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Global efforts to mitigate climate change are ramping up, with a rising numbers of countries, companies and financiers taking action to tackle climate change. At the same time, climate changes, such as temperature and weather changes, are increasing, with dramatic impacts on populations. These are having material impacts on the economy and society. In the short term, dealing with this transition has materialised primarily in a focus on the decarbonisation of the energy systems. In the medium to long term, this will extend to virtually all sectors and segments of society.

In this context, the just transition agenda has taken centre stage. It aims to lower the risks faced by the most affected and vulnerable stakeholders, such as working people, small businesses and low-income communities, while providing an opportunity to maximise the development of new opportunities and redress historical injustices.

Establishing a credible fact base is paramount for designing and implementing an evidence-based just transition. To allow easy access to a growing body of work on just transition, TIPS has curated relevant content into an open knowledge portal. This provides short summaries as well as key findings and recommendations from a diversity of reports, strategies, videos and podcasts. The knowledge portal focuses on South Africa but will be extended to other areas in the future.

The portal is a living initiative. Should you know of additional resources which could be added or spot any errors, please contact Lerato Monaisa at lerato@tips.org.za

Featured material

Just transitions and the green economy - navigating the fault lines

SUMMARY: The paper frames the Just Transition from a moral and business perspective. It assesses how much responsibility companies and organisations should have for the impact their clients have on

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National employment vulnerability assessment: analysis of potential climate change-related impacts and vulnerable groups

SUMMARY: The report provides a detailed analysis of the capacity of vulnerable communities, workers and businesses to adjust to climate change-related impacts in the coal, metals, transport-based petroleum, agricultural value

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Down to zero: The politics of Just Transition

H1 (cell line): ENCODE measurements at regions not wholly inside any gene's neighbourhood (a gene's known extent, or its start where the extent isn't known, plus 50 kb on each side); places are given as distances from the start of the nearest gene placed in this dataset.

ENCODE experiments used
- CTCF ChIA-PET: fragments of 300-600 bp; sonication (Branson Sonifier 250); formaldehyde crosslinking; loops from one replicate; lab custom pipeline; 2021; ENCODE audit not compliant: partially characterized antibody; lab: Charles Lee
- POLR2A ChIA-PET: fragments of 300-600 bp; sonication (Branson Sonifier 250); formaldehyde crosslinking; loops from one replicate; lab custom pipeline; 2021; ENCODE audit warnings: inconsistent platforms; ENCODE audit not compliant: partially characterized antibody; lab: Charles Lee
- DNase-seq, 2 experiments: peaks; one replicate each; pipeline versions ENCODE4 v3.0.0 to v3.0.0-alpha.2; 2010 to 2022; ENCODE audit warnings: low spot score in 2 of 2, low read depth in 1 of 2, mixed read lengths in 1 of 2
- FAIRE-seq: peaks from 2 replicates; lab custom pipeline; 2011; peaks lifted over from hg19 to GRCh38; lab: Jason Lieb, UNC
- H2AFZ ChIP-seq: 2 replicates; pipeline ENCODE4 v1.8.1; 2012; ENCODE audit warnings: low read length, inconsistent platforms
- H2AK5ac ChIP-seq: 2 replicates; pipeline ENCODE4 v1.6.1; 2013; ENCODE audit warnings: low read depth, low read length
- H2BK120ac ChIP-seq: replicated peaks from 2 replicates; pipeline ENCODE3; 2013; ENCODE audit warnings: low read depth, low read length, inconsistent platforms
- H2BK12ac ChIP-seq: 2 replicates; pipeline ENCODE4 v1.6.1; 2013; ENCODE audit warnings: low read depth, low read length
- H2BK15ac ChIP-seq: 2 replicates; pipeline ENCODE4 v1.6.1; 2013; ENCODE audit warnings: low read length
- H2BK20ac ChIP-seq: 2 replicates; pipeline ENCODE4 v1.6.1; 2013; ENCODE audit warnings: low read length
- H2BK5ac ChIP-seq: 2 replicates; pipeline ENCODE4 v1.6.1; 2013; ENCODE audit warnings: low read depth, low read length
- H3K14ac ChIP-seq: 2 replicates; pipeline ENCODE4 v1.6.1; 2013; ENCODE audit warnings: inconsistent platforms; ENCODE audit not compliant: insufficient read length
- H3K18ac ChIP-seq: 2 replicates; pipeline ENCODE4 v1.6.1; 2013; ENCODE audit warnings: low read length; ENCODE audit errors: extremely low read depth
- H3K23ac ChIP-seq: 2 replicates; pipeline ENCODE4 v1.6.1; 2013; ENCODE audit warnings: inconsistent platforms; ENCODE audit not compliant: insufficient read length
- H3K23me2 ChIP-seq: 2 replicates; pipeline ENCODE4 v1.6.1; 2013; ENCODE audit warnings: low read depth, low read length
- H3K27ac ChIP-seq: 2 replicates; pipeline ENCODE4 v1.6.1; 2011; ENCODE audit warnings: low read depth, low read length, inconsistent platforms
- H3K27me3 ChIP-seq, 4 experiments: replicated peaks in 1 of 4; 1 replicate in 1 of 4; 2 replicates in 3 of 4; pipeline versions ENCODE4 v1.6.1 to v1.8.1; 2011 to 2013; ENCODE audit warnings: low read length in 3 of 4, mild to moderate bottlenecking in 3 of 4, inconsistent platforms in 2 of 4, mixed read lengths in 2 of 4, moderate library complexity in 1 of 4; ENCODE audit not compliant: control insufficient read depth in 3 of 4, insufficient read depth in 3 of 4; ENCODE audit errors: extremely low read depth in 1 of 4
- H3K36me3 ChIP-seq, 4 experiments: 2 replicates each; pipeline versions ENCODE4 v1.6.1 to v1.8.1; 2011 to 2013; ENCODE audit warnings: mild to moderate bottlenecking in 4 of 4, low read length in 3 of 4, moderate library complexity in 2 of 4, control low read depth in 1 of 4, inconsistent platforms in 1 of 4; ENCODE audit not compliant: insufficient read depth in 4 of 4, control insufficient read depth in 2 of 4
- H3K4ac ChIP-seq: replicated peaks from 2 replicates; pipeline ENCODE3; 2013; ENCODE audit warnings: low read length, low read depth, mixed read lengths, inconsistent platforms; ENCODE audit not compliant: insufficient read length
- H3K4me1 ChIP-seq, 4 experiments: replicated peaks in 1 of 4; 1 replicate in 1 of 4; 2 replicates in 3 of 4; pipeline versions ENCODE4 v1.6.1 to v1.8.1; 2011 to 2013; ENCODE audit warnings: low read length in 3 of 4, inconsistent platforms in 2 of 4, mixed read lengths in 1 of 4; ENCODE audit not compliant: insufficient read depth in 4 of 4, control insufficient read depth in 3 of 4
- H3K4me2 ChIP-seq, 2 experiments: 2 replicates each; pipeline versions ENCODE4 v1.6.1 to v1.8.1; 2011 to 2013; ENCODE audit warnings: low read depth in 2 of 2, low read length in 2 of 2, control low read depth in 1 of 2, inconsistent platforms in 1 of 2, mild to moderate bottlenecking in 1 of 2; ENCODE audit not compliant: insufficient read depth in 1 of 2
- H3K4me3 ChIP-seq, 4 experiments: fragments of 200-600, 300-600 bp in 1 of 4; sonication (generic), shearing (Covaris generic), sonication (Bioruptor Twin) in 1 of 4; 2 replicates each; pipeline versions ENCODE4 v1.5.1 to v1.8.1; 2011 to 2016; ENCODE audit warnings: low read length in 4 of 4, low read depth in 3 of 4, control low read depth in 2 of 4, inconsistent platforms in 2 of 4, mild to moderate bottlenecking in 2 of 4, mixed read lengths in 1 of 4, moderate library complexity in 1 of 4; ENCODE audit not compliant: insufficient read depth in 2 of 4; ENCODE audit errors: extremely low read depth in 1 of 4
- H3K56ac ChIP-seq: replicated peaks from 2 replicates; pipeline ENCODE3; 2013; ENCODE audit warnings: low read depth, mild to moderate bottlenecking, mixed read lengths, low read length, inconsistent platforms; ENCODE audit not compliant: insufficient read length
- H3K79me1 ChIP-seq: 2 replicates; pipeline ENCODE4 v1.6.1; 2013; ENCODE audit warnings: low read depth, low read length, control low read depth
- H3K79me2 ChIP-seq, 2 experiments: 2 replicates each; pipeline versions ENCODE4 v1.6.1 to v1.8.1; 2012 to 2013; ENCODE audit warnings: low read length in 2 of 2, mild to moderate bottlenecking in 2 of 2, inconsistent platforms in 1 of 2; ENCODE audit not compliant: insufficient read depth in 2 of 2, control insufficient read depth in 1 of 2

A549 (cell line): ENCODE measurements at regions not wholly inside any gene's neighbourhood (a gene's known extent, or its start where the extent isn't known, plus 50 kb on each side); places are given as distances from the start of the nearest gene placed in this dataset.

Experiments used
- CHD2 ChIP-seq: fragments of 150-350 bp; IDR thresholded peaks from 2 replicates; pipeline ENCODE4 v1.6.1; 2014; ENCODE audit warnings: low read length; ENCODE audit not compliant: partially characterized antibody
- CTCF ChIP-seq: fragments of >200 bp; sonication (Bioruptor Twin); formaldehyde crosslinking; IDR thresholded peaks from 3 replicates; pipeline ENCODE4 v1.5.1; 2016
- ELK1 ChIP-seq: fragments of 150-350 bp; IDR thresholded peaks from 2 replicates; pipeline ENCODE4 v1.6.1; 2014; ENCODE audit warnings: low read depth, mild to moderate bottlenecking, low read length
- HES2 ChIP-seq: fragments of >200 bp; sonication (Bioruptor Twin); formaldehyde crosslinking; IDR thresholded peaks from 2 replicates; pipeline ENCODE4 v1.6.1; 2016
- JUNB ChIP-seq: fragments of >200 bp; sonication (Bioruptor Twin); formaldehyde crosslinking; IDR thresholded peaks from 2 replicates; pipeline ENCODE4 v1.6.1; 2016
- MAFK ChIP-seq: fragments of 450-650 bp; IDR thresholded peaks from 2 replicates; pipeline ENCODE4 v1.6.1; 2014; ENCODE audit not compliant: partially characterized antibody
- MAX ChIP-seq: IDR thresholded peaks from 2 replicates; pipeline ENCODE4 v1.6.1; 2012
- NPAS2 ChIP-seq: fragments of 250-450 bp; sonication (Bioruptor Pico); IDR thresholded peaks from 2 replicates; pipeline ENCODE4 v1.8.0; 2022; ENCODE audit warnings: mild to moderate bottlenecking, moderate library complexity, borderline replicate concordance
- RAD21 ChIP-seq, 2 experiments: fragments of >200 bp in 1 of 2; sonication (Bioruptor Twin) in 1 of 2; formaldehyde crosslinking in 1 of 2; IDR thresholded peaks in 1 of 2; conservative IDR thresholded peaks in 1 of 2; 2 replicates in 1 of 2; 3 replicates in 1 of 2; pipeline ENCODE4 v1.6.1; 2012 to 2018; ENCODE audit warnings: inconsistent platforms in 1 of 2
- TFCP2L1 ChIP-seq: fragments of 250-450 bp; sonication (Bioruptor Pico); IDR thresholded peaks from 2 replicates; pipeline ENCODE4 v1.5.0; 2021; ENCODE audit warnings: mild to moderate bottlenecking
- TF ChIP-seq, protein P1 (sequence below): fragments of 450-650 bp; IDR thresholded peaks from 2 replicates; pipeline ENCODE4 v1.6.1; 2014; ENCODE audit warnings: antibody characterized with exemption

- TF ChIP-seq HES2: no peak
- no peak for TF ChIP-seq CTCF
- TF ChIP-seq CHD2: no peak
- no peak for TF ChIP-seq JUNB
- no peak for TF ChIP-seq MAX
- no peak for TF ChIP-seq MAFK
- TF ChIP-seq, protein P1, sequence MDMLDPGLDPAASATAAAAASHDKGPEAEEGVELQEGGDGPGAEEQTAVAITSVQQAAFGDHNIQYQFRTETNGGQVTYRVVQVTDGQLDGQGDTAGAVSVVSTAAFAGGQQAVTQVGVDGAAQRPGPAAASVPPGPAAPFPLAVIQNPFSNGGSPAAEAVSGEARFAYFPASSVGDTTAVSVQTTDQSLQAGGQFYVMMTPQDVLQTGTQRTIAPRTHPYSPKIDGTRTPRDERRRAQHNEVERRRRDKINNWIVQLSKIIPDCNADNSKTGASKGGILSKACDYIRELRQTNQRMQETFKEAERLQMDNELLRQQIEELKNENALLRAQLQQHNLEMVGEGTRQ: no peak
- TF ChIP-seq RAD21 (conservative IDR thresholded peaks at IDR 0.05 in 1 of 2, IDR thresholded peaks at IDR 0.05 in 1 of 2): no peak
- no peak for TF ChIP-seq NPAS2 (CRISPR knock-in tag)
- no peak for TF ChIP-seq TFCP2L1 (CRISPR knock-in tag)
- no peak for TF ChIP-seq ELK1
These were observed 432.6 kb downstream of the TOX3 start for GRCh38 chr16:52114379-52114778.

SUMMARY: This book looks at the anticipated impact of climate change and the experiences of millions of people who are facing a climate disaster, focusing on Southern and South Africa.

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Unlocking a just energy transition for SA

SUMMARY: Professor Mark Swilling discusses the global renewable energy revolution, the public sector’s role in investment in renewables and how renewable energy has the potential to change social politics and

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Future skills and job creation through renewable energy in South Africa: Assessing the co-benefits of decarbonising the power sector

  • Institution / Author: CSIR, Energy Systems Analysis, Economics and Policy Group; IASS (Institute for Advanced Sustainability Studies); IET (International Energy Transition); and COBENEFITS [Hartley, F., Okunlola, A., Jacobs, D., Ntuli, N., Fourie, R., Borbonus, S., Nagel, L., Helgenberger, S., Burton, J., Cunliffe, G., McCall, B., Caetano, T., Chiloane, L.]
  • Year: 2019
  • Sectoral focus: Coal, Electricity, Energy
  • Thematic focus: Policy interventions / recommendations, Project identification / promotion, Skills development
  • Type of analysis: Modelling, Stakeholder engagement
  • Type of document: Research report

SUMMARY: The study analyses the employment impacts of different plans for expanding electricity generation in South Africa’s power sector. The report assesses the skill attainment levels required for energy transition, and the potential for workers to transfer from the coal sector to the emerging renewable energy sector. Four scenarios, which consider two timelines, are presented. The short-term 2030 timeline is based on the expected electricity generation mix to meet the rising demand in the country and which is aligned with the National Development Plan 2030. The long-term timeline is based on electricity generation mix predicted to meet the projected growth in energy demand up to 2050, and considers the predicted decommissioning timeline of coal power plants.

KEY FINDING / RECOMMENDATIONS: The study finds among other things that increasing the share of renewables can raise employment by 40 % (580 000 job years) in the period 2018 to 2030; with the shift from IRP 2016 to IRP 2018 an additional 1.3 million jobs are created economy-wide by 2050, 17% in the power sector by 2050; most job creation in renewable power generation is within the high-skilled labour group (educational attainment level above Grade-12), although employment is also created in other skill groups; and declining global demand for coal is the largest impact factor for coal mining employment.

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